Biases in ketone measurements using DNPH-coated solid sorbent cartridges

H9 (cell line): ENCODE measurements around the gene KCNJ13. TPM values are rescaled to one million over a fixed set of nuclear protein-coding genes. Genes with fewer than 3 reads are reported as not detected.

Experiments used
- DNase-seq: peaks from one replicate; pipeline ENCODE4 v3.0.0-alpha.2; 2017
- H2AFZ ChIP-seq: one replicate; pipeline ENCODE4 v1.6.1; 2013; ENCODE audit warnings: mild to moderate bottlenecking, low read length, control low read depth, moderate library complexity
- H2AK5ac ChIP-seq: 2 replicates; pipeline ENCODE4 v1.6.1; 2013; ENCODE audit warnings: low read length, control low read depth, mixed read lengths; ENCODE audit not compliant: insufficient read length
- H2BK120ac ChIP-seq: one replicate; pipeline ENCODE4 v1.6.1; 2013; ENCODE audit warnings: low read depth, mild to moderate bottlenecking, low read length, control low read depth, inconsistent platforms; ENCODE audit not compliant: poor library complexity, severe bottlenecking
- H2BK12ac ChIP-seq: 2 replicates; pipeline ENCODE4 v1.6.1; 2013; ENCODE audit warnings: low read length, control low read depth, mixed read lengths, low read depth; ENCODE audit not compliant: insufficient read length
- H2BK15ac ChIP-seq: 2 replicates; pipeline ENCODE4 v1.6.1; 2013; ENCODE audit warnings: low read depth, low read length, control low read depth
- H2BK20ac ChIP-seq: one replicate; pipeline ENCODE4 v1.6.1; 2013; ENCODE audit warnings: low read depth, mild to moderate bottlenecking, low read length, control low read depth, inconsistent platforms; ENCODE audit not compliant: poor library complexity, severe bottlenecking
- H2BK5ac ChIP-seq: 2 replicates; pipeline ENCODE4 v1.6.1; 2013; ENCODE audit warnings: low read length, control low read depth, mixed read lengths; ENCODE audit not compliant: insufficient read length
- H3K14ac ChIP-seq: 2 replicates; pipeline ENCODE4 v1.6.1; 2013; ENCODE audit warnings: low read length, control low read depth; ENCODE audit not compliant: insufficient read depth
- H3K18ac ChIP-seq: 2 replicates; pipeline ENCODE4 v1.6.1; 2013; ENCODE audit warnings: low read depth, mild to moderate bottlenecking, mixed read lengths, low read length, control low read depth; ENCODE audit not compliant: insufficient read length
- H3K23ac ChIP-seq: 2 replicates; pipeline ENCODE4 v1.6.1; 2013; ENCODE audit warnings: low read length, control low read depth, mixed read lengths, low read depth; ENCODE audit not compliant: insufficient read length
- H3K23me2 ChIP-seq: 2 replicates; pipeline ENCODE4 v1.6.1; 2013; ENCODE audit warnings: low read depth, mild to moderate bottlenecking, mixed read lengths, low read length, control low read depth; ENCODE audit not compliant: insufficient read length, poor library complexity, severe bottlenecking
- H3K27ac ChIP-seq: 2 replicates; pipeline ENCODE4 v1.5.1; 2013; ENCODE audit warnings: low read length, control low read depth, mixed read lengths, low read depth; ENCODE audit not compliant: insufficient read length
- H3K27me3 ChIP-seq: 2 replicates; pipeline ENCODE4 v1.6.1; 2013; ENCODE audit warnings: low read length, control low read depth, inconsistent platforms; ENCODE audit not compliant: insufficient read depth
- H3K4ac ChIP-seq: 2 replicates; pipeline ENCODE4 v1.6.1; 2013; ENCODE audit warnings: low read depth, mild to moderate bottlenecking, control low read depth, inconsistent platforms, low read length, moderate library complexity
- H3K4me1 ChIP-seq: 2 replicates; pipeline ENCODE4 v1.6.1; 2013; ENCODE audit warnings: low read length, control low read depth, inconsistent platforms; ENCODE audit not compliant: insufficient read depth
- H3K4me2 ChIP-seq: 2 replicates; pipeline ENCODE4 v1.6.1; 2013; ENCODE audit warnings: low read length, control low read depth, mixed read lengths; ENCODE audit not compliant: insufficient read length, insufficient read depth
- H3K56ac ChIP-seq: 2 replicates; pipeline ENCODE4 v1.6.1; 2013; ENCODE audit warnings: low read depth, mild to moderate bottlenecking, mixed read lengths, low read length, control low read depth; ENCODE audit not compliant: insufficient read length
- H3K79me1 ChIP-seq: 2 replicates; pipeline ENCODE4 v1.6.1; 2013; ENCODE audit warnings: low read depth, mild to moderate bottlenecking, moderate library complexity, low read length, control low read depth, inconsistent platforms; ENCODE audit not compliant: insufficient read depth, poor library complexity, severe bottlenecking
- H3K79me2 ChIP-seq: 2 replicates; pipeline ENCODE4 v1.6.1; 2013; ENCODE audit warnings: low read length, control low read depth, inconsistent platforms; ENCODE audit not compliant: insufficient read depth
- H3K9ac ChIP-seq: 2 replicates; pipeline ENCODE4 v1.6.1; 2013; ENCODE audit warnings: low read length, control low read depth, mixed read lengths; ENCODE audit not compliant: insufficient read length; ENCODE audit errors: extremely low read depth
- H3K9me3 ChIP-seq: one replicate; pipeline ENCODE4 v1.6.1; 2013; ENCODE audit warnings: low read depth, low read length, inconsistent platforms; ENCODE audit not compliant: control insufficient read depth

Biases associated with carbonyl measurement using active air sampling through a 2,4-dinitrophenylhydrazine (DNPH)-coated solid sorbent cartridge following the U.S. EPA Method TO-11A are known but have not been fully investigated. Ketones are less reactive than aldehydes in the derivatization with DNPH, resulting in poor collection efficiency. Field studies and laboratory experiments demonstrate the uncertainties associated with two ketones (i.e., acetone and methyl ethyl ketone [MEK]). Ketone collection efficiencies are inversely related to relative humidity (RH), sample flow rate, and sample duration. Since water is a product in the bidirectional derivatization of carbonyls, the reverse reaction competes with the forward reaction as RH increases. Laboratory experiments demonstrate that ∼35–80% of the ketones can be lost for RH > 50% with a single DNPH cartridge at a temperature of 22 ± 2 °C. Optimal sampling flow rates and sampling durations under high RH need to be determined in various environments to ensure tolerable collection efficiencies.